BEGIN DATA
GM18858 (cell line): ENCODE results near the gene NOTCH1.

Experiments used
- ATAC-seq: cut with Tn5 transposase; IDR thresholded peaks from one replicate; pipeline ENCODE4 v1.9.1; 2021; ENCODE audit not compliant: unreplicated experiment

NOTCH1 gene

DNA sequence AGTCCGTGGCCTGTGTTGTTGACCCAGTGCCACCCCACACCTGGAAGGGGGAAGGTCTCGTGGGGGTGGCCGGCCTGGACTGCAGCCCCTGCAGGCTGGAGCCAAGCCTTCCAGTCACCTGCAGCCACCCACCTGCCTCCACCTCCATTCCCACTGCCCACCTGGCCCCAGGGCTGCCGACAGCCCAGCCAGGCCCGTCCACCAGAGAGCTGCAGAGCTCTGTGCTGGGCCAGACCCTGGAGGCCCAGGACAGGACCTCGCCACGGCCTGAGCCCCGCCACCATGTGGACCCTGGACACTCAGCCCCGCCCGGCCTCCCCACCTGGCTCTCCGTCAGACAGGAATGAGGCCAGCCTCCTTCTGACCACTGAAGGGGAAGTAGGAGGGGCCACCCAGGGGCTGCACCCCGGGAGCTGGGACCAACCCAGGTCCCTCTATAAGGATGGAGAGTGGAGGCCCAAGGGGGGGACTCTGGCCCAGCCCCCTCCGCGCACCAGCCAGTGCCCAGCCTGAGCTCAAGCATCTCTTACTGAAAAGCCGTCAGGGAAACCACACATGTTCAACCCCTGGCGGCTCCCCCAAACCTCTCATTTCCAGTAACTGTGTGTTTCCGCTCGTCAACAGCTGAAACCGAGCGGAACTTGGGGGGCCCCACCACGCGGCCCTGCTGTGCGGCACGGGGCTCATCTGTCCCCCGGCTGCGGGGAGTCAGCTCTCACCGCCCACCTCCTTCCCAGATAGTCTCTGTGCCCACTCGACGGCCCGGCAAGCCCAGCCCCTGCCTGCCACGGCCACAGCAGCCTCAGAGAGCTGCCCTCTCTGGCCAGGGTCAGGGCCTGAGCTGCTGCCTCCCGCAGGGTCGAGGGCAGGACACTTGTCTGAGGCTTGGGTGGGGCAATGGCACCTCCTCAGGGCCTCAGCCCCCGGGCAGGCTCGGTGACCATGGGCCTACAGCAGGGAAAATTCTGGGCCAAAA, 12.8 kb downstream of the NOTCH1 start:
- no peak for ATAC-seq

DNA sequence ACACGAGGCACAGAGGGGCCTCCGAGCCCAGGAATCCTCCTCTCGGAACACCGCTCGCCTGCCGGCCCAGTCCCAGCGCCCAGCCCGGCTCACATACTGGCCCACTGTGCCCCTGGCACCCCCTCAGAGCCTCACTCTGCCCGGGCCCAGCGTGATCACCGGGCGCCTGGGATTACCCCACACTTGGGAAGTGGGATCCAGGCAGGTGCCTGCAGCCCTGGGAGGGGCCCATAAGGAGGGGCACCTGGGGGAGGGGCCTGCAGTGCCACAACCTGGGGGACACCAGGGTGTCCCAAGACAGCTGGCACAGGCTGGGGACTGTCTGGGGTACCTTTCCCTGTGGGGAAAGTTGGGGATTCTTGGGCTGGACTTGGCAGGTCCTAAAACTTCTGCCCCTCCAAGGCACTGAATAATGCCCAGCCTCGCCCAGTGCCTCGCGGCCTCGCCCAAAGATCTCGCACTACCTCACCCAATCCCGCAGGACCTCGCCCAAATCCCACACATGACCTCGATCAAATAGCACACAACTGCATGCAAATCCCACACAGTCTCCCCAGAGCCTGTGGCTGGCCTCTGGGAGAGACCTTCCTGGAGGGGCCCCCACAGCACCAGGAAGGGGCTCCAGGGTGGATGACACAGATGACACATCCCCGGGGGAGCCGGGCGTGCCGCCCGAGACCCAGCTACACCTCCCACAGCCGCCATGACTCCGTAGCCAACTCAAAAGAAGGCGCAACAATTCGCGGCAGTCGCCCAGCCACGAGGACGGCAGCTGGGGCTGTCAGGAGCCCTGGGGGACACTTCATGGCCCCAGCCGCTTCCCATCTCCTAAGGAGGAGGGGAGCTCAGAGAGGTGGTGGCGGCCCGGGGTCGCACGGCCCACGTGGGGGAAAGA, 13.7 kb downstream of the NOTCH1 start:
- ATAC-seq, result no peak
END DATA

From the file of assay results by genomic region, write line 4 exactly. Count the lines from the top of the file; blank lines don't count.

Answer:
NOTCH1 gene